New Appointments to Block Leaks, Tighten Hard Line

In a step to further harden Iran's inflexible nuclear stance, Iranian President Mahmoud Ahmedinejad is planning a wholesale personnel overhaul of its national Atomic Energy Commission, DEBKA-Net-Weekly's Iranian and intelligence sources report. He is picking the new appointees from among his closest circle of trustes, people who have worked with him for years and proved their personal loyalty to him.

The reshuffle is prompted by two additional motives:

1. Ahmadinejad suspects certain key Atomic Energy Commission figures of leaking vital nuclear secrets to the Americans and other Western agents.

Iran's special security services, which answer directly to supreme leader Ayatollah Ali Khamenei, are hunting frantically for the party who betrayed to the West the existence of the Fordo enrichment plant near Qom. Their inquiries tend to support the president's suspicion of an AEC insider, although they first pointed the finger at Shahram Amiri, the Iranian nuclear scientist whom they suspect US intelligence kidnapped in Jeddah on his way to the Mecca pilgrimage in May of this year.

2. He believes some members of the AEC's management team are covert sympathizers of the opposition leader Mir Hossein Moussavi, who led the challenge to his election as president and, like him, favor a more flexible nuclear posture instead of the present policy of ratcheting tensions up to a diplomatic or even military confrontation with the US.

Ahmadinejad appoints his campaign managers to nuclear posts

Our Tehran sources report that while the head of the Atomic Agency, Said Jalili is formally in charge of appointments, the names of officials to be fired or hired is personally vetted by Ahmadinejad.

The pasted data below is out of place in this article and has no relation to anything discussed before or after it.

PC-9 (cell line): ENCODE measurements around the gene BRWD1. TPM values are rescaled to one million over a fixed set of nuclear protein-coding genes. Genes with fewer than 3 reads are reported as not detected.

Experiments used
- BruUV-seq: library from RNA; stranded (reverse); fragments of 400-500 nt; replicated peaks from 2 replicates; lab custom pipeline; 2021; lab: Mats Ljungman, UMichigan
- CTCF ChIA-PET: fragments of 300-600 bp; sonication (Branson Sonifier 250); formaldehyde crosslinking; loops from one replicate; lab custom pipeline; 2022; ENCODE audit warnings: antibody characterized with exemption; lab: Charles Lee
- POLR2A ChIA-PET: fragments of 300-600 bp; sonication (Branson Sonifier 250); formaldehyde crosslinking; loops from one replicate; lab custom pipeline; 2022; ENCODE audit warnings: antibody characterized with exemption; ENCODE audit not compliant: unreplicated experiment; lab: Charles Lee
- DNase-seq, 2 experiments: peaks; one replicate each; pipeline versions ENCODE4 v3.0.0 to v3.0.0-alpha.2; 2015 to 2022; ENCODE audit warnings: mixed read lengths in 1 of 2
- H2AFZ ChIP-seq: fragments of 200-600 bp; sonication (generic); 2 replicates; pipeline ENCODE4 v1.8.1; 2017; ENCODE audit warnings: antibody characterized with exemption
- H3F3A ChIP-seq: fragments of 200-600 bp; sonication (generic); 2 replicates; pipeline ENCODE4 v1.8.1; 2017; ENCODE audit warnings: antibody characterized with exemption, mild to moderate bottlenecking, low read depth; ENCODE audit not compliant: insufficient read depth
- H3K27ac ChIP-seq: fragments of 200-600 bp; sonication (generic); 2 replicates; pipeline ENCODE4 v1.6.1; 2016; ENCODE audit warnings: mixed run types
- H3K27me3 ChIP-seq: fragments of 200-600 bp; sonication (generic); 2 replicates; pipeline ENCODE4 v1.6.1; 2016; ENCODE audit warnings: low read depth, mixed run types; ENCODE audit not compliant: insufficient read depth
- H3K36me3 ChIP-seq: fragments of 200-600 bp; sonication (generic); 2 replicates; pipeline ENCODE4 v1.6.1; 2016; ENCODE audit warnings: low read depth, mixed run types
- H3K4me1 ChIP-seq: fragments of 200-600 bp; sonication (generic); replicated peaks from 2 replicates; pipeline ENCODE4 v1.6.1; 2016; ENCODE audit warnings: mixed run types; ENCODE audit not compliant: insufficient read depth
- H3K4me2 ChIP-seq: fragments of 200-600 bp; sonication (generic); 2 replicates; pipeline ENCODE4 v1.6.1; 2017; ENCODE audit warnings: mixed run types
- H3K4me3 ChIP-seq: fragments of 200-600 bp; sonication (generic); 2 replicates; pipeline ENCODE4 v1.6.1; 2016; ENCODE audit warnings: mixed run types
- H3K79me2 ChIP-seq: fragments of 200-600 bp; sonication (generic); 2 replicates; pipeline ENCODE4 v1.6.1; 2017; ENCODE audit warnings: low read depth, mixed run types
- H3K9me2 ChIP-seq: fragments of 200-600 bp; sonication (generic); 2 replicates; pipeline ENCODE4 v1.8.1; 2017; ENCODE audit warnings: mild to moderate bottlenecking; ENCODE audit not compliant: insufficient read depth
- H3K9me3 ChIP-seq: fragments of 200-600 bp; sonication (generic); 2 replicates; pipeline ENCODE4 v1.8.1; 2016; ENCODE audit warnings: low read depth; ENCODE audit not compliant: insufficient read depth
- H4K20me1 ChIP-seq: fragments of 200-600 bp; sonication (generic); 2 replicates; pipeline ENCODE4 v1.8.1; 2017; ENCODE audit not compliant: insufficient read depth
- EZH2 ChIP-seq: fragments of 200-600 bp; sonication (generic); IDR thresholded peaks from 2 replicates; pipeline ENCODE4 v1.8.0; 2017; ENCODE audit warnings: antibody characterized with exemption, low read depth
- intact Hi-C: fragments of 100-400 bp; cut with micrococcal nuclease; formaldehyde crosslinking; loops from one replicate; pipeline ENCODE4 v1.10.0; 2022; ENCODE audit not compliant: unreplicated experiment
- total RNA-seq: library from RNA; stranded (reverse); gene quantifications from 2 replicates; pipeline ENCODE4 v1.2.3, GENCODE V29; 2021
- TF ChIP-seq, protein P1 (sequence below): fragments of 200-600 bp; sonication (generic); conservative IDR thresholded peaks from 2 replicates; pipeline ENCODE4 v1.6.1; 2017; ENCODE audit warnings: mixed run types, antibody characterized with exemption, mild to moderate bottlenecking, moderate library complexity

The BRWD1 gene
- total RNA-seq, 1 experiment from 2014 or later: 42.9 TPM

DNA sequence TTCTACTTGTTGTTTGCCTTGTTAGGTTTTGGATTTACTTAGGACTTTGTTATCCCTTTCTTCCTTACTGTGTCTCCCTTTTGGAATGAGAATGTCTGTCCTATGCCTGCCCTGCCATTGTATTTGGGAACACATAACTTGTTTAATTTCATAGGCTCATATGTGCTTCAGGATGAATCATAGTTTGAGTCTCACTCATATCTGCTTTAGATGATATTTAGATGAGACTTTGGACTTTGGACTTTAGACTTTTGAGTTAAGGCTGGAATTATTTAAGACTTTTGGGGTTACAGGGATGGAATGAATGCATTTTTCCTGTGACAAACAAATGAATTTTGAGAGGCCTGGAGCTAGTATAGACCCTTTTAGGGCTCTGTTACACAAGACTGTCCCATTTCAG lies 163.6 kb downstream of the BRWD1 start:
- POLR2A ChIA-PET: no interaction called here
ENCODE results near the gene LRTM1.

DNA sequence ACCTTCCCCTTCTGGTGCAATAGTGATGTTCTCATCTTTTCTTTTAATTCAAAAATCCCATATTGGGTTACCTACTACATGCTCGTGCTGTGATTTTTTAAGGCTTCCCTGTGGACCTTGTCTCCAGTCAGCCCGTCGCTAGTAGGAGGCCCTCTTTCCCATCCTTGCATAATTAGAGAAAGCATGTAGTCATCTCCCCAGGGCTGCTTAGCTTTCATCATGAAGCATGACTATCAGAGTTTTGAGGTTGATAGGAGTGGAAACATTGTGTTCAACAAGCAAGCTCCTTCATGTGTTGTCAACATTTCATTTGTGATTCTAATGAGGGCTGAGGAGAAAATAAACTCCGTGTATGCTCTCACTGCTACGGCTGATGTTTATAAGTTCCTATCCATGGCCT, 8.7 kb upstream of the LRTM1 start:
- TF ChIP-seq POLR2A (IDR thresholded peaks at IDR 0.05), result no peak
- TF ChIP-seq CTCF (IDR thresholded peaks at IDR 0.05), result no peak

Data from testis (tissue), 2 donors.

The list shows the way the wind is blowing in Tehran and the extent to which the president rules the nuclear roost.

The replacement of Seyyed Hamed Safdari as director of the Natanz enrichment facility by Mohammad Khonsari, who orchestrated Ahmadinejad's presidential campaign in the city of Kerman, is the most important change, our Iranian experts note..

They also point to the elevation of the president's campaign manager in Kashan, Mohammed Mehdi-Zadeh, to take over from Amir Alaee as CEO of the Pessa conglomerate, which acquires and smugglies sensitive military equipment from around the world for the Iranian military nuclear program.

The position of deputy director of field security at nuclear sites will soon fall vacant since Ahmadinejad was informed that the incumbent Vahid Bolourchi secretly supported the opposition leader Mousavi's charge that the election was forged.

The president is interviewing candidates for this sensitive post.

According to our sources, the only reason Mohammad Saeedee is still deputy director for international affairs at the Atomic Energy Commission and Mohammad Fayyaz Bakhsh survives the reshuffle as deputy director for power plants is that no suitable replacements have been found.

No butter, more guns for Iranian masses

DEBKA-Net-Weekly Iranian and intelligence sources see a further hardening in the Islamic regime's determination to carry through its nuclear plans by hook or by crook. The heads of the regime are debating the cancellation of government subsidies for food, fuel and health care, to free up funds for nuclear development and war preparations.

These subsidies were never cancelled in the 30 years of Islamic rule and bloody riots are feared. To appease the public, regime heads propose opening bank accounts for all of Iran's 36 million households into which the government will deposit $17 per month as compensation for the loss of subsidies.

Iranian lawmakers, led by Speaker Ali Larijani, contend that the paltry sum of $17 is peanuts compared with the billions that will flow to the national coffers if the subsidies are cancelled. They have demanded greater parliamentary control over the disposition of the released funds. But Ahmadinejad will never give Larijani or any members of the Majlis a look into the funding of Iran's nuclear program.

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